North West leaders have called for government commitment to major projects and industry needs to be addressed in light of Brexit.
Manchester City Council chief executive Sir Howard Bernstein; Wirral Council leader, Councillor Phil Davies and Liverpool City Council chief Ged Fitzgerald took part in MIPIM UK discussions on the region’s challenges following the EU referendum and the future of the Northern Powerhouse strategy.
FItzgerald told delegates the “Northern Powerhouse existed before the Northern Powerhouse on the basis of emphasising rebalance” in the economy and the region’s key cities will continue to work towards achieving the goal as well as taking opportunities, regardless of whether the government’s focus shifts.
Acknowledging that the new government will now have priorities including Brexit negotiations to consider as well as keeping the Norhern Powerhouse agenda on track, the leaders did call for commitment to major infrastructure schemes such as HS2 and HS3 to allow the North to succeed.
Cllr Davies said: “I think there’s an onus on the government to not just come out with Northern Powerhouse rhetoric but to come out with investment for the opportunities.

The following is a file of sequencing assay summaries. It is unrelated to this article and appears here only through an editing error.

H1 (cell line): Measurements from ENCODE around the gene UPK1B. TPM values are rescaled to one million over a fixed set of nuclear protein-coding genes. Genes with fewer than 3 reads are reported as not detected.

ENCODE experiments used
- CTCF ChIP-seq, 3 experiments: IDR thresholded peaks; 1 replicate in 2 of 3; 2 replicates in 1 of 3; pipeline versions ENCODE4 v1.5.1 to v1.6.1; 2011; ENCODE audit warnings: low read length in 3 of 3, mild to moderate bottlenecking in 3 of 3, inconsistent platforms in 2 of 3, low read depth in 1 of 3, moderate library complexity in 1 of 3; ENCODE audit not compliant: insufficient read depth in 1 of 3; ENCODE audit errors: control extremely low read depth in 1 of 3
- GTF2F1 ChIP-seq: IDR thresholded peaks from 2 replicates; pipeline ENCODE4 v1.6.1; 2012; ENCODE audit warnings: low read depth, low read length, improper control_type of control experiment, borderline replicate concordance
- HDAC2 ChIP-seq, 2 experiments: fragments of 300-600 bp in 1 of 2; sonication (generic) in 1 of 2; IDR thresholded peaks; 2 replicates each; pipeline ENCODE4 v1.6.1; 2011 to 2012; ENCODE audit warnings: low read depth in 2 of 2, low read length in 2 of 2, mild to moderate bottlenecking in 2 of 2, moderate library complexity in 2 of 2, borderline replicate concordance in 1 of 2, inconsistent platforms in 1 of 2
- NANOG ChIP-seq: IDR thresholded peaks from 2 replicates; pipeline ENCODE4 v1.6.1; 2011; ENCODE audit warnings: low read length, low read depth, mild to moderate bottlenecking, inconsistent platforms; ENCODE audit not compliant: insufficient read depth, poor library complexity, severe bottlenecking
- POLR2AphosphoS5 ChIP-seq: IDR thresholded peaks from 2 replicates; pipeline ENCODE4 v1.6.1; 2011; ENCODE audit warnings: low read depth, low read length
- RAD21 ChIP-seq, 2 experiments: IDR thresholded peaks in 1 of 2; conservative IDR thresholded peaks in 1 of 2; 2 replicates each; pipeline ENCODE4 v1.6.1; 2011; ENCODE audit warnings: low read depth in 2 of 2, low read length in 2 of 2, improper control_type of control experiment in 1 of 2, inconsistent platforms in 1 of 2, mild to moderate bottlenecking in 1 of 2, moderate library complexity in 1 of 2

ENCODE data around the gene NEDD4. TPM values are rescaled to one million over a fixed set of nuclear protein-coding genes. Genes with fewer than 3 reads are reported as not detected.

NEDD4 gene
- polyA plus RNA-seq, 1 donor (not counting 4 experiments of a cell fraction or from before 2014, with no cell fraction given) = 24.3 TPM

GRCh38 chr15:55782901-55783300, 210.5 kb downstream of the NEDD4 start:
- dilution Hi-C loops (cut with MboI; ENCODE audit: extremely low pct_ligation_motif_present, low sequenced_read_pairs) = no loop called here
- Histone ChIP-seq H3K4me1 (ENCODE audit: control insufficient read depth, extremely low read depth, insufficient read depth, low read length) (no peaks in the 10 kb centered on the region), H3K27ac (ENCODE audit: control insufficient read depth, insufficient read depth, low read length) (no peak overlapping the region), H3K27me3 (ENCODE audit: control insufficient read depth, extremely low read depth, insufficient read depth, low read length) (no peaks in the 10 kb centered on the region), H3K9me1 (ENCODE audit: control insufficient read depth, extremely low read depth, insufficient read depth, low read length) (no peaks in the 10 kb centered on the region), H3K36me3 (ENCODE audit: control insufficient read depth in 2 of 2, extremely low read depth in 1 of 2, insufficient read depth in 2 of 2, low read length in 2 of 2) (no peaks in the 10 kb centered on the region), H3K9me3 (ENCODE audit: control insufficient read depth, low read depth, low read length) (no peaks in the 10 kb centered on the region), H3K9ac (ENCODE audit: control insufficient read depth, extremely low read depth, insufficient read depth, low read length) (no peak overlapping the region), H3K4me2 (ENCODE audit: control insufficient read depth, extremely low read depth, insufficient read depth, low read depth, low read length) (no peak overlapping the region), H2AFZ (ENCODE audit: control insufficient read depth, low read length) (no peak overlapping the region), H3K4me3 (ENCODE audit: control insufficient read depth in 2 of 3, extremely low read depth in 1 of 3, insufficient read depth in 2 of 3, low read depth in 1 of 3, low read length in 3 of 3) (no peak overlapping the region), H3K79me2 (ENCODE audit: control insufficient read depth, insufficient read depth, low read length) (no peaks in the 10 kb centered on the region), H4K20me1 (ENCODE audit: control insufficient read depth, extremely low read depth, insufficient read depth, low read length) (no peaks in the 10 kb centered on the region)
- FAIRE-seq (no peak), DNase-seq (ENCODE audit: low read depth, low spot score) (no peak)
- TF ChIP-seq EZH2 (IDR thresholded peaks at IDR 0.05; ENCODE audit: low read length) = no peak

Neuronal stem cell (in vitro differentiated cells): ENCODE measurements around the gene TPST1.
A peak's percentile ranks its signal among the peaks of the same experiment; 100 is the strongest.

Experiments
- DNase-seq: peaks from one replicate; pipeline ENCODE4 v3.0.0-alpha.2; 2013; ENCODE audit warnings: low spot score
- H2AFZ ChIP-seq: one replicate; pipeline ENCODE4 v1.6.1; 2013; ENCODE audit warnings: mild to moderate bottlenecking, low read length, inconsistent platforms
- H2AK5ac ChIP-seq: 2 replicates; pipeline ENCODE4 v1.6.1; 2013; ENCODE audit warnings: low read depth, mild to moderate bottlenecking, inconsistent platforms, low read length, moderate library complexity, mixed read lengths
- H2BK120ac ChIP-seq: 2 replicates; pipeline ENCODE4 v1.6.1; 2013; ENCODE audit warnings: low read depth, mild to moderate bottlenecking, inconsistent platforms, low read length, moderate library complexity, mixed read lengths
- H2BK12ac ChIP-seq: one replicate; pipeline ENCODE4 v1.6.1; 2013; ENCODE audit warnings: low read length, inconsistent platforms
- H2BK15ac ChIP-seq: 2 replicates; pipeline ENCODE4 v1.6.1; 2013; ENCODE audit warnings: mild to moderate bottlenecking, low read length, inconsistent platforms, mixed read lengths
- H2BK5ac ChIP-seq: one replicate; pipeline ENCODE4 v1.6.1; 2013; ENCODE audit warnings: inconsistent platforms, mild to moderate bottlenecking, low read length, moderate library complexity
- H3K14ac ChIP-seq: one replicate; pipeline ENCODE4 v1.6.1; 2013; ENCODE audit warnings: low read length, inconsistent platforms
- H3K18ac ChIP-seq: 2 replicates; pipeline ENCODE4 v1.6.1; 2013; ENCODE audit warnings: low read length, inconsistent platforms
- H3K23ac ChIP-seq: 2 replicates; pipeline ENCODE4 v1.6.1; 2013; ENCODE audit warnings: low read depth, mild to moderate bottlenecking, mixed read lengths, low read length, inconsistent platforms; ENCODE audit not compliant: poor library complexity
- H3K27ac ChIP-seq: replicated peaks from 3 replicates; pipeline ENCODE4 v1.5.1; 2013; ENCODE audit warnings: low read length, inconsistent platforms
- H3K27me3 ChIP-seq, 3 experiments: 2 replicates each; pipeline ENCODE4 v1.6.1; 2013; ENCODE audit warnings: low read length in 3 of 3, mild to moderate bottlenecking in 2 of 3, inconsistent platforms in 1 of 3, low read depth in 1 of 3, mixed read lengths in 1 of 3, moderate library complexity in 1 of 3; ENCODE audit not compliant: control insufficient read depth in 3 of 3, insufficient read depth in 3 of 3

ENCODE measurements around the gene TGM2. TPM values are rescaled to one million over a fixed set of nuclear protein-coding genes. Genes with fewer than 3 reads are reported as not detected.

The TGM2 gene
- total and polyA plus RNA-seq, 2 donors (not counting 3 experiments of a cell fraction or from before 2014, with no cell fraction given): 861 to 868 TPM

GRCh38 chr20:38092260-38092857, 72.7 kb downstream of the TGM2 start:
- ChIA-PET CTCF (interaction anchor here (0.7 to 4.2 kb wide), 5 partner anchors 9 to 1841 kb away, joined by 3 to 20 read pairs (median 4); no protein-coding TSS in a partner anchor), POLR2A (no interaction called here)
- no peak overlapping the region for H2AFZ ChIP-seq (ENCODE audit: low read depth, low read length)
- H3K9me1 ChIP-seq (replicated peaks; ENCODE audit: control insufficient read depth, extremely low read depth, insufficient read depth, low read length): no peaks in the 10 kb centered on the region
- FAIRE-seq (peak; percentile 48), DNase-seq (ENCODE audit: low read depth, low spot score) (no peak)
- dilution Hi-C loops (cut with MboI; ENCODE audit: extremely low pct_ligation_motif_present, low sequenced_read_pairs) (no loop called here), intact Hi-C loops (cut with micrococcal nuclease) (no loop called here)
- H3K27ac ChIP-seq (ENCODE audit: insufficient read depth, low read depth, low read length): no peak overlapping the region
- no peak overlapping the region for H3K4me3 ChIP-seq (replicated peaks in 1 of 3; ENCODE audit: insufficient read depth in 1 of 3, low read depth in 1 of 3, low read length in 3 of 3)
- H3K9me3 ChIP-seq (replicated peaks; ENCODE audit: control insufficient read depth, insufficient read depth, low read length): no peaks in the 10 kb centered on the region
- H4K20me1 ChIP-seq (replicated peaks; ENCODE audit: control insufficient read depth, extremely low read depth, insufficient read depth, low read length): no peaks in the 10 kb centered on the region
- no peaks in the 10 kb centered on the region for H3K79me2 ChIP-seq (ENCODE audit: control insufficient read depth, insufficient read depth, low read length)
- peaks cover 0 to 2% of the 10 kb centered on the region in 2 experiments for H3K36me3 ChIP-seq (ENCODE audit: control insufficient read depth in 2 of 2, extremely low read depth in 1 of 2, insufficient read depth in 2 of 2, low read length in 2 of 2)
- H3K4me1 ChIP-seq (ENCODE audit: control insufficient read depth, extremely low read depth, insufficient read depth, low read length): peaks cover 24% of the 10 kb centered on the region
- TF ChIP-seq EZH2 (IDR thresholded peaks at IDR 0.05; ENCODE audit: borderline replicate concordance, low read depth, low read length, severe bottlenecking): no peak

“I’m looking forward, hopefully, to some positive announcements from the Chancellor in the Autumn Statement.”
Sir Berstein agreed, adding: “We’ve heard all the right noises during the last couple of months over the Autumn Statement, and we need to see this being turned into commitment to projects and funding.
“Unless we see big transport investments the Northern Powerhouse will not exist because we need that infrastructure.”
Insisting Manchester will always be a European city during the discussions, the chief executive also called for issues including the country’s pipeline of skills to be addressed to enable growth across industries post-Brexit.
He said: “If Brexit means anything it’s about how we sort out our skills system.
“You can’t, on the one hand, say you want to reduce economic migration and not recognise there’s a problem with our skills system.
“We’ve got to have a system that produces the skills and fundamentally we don’t have that at the moment.”